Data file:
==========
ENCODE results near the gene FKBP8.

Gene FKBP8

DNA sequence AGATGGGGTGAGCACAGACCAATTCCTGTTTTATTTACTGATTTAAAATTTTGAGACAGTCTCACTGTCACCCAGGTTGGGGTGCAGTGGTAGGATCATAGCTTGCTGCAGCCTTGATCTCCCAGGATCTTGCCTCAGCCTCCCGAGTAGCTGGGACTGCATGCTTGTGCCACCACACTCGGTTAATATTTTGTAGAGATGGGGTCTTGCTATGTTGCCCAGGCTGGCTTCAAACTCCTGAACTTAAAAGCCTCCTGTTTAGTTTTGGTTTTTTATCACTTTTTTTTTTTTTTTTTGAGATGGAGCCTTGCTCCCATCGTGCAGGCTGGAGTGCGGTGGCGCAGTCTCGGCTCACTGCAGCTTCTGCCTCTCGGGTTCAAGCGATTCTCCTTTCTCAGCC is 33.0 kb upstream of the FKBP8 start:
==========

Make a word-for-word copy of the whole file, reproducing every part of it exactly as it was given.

ENCODE results near the gene FKBP8.

Gene FKBP8

DNA sequence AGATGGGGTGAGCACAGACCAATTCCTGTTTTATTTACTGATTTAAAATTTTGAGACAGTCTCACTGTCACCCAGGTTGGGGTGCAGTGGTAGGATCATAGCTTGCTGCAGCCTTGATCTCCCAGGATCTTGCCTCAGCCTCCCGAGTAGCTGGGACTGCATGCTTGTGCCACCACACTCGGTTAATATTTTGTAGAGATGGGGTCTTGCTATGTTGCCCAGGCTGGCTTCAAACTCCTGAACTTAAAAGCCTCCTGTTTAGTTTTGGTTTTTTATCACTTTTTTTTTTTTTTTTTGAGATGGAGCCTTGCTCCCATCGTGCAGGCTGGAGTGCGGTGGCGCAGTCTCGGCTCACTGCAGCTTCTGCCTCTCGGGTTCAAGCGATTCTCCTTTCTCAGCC is 33.0 kb upstream of the FKBP8 start: